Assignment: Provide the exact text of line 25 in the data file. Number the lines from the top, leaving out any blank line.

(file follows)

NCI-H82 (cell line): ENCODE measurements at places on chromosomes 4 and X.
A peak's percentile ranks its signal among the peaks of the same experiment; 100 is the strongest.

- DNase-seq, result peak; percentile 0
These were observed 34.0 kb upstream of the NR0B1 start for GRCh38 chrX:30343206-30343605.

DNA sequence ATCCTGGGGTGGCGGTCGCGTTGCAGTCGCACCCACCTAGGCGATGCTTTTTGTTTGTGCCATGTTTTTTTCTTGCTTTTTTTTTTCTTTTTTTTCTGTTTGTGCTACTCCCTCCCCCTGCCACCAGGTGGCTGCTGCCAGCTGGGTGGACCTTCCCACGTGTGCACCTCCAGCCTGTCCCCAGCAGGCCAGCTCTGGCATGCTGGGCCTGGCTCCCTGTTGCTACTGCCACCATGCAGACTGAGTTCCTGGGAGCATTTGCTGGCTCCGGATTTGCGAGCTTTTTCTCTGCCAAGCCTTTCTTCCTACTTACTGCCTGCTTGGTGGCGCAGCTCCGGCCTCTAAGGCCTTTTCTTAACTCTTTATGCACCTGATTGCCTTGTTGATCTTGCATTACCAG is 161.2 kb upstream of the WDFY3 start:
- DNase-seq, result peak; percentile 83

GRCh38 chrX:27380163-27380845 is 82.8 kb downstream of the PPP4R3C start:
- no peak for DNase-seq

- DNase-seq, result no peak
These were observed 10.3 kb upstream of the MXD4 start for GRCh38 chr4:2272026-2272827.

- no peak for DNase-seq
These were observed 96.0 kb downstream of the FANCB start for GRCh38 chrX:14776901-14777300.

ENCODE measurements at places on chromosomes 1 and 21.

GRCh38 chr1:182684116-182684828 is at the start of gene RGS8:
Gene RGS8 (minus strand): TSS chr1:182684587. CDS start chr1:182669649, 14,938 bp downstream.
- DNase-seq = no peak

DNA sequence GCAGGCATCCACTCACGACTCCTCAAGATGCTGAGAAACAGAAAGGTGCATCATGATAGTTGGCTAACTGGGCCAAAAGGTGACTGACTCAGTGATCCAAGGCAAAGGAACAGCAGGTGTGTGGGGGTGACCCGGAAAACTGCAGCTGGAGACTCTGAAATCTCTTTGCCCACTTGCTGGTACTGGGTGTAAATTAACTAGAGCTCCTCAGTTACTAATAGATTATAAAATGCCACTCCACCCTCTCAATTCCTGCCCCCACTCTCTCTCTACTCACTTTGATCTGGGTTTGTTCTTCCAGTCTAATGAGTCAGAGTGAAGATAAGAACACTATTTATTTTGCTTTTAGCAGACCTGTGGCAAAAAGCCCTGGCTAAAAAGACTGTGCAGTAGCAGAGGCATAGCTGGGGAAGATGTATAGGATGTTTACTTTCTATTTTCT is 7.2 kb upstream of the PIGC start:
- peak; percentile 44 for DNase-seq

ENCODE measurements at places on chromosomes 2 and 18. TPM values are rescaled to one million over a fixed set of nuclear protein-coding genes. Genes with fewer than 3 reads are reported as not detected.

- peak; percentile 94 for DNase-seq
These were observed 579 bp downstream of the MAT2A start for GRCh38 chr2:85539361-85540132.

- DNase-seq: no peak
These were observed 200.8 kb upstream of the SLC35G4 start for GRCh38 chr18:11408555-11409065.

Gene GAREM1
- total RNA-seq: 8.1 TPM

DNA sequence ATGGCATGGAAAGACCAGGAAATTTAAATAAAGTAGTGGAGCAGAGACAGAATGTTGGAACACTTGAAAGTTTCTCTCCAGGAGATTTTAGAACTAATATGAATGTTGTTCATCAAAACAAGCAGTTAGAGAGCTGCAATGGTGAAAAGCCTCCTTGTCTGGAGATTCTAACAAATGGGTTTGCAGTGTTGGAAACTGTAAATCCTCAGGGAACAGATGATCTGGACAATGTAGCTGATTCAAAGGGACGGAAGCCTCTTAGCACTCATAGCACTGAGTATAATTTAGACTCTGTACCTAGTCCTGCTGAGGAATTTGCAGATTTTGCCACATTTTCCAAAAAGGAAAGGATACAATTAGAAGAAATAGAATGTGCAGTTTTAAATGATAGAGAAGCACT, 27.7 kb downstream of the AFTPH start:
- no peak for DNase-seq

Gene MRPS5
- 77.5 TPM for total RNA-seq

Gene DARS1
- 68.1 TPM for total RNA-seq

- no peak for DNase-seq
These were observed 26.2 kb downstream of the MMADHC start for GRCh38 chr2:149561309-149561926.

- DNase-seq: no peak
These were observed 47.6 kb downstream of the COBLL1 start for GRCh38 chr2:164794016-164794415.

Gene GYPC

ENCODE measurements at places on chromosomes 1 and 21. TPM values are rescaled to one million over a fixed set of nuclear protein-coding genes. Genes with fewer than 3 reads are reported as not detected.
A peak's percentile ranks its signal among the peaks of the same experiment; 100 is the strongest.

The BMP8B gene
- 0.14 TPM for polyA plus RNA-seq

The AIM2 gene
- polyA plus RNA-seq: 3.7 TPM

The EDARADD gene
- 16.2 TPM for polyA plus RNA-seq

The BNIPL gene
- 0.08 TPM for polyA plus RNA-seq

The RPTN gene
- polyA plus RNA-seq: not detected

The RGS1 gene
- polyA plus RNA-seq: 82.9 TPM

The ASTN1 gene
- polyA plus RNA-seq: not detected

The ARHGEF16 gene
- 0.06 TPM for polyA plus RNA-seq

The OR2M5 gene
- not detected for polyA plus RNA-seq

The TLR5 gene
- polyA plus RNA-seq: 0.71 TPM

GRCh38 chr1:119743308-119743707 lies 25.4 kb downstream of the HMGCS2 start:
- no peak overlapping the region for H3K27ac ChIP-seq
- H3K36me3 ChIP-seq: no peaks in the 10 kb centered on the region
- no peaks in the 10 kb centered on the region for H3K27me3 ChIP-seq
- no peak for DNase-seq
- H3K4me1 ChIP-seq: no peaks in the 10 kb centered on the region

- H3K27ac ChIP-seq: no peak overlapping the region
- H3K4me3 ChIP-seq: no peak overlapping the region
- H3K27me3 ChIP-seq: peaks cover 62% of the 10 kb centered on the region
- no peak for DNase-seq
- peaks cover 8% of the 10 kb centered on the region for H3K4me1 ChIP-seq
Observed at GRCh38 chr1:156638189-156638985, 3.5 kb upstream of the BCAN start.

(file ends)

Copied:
- total RNA-seq: 8.1 TPM